Overview of a Data Warehouse Appliance

Nov 29, 2010 No Comments

By definition, a data warehouse appliance is a complete hardware and software solution that contains a fully integrated stack of processors, memory, storage, operating system, and database management software.  The data warehouse appliance is typically constructed to be optimized for enterprise data warehouses, designed to handle massive amounts of data and queries, and designed to scale and grow over time.

At its core, a data warehouse appliance simplifies the deployment, scaling, and management of the database and storage infrastructure as it provides a self-managing, self-tuning, plug-and-play database management system that can be scaled out in a modular manner. Moreover data warehouse appliances effectively integrate hardware, storage, databases, and operating systems into one unit and allow for accelerated and cost-effective implementations of immense sized analytical systems. Fundamentally, a data warehouse appliance provides a viable solution for the mid-to-large volume data warehouse market and offers cost-effective solutions for multi-terabyte and petabyte data environments.

The origin of the term data warehouse appliance can be traced back to 2002 or 2003 when it was coined by Foster Hinshaw, founder of Netezza and founder and current CEO of Dataupia.

Fundamentally, a data warehouse appliance is a fully-integrated solution that contains …
• Database Management System (DMBS)
• Server Hardware
• Storage Capabilities
• Operating System (OS)

The purpose for which the data warehouse appliance was invented is to simplify the implementation, scaling, and administration of the database and storage environment. Therefore appliances typically come bundled with a self-managing, self-tuning, plug-and-play database and storage system that can be expanded and scaled in a modular and cost-effective manner. Four basic criteria can be used to describe and compare the ways in which data warehouse appliances are designed to fulfill this purpose:

•  Performance Optimization:  Data warehouse appliances are designed to provide optimal performance on large-block reads, long table scans, complex queries, and other advanced and demanding tasks required in large analytical environments.

•  High-Scalability:  Data warehouse appliances are designed to perform well on large datasets that increase massively over time, and are designed specifically for databases in the multi-terabyte to petabyte range (ten thousand gigabytes and above).

•  High-Availability:  Data warehouse appliances are designed with fail-safe and fault-tolerant architectures, so they are not susceptible to any single point of failure and can be expected to have planned up-time close to 100%.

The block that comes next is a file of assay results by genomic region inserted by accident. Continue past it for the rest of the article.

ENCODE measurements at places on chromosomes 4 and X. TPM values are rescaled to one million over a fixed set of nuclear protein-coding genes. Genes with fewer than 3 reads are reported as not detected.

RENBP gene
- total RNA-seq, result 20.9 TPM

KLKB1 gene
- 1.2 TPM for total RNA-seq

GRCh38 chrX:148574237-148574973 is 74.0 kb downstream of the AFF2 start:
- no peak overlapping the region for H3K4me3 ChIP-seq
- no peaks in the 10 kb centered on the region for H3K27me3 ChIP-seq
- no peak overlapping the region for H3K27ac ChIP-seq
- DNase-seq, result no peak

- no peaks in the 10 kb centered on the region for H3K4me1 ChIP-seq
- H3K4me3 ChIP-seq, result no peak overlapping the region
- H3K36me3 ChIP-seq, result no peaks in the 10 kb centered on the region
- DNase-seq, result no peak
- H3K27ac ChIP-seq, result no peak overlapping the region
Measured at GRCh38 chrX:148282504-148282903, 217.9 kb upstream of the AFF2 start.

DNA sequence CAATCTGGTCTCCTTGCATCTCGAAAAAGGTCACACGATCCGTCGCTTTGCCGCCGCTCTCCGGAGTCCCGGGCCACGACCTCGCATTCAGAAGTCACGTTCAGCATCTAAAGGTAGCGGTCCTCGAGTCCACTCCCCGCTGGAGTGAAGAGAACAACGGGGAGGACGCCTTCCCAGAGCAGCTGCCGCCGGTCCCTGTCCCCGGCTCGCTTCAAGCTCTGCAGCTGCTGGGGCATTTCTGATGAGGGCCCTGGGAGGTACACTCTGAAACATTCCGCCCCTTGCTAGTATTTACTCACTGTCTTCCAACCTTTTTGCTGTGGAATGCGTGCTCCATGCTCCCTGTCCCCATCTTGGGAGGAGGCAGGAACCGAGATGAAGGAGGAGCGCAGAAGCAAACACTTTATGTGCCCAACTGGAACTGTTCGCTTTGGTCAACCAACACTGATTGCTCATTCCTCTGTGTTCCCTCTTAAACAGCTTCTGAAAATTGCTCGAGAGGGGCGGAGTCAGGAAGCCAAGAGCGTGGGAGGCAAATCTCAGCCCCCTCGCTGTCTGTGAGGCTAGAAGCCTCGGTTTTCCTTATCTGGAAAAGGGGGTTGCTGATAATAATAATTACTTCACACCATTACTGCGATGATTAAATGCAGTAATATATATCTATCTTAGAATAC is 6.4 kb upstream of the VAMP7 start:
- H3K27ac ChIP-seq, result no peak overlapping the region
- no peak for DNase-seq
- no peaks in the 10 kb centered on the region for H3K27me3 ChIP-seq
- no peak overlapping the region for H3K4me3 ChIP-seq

• Simplified Management:  Data warehouse appliances include intuitive tools and controls to conduct systems administration. Therefore they require minimal knowledge to maintain and have a low learning curve to conduct basic administrative tasks including installation, setup, configuration, tuning, and support.

The primary factor for the platform scalability and large-query optimization of the data warehouse appliance is its massively parallel processing (MPP) architecture. These MPP architectures are comprised of numerous independent processors or servers that all execute in parallel.  Also known as a “shared nothing architecture”, the MPP appliance architecture is characterized by a concept in which every embedded server is self-sufficient and controls its own memory and disk operations.  Further, the MPP architecture effectively distributes data amongst a number of dedicated disk storage units connected to each server in the appliance.  Computations are moved as close to the data as possible and data is logically distributed amongst numerous system nodes.

Almost all large operations in the data warehouse appliance environment, including data loads, query processes, backups, restorations, and indexing are executed completely in parallel. This divide-and-conquer approach allows for extreme high performance and allows for systems to scale linearly as new processors can easily be added into the environment.

Data warehouse appliances have numerous benefits over more traditional and conventional data warehousing systems, including ..
•  Minimal cost-of-entry for data warehouse initiatives
•  Complete data warehouse hardware and software environments
•  Massively parallel processing (MPP) architectures
•  Single hardware and software vendor
•  Tight integration of all data warehouse system components
•  Consolidated system administration of entire environment
•  Scalable for high-capacity and high-performance
•  Built-in high-availability and fault-tolerance
•  Rapid implementation and time-to-value

 

 

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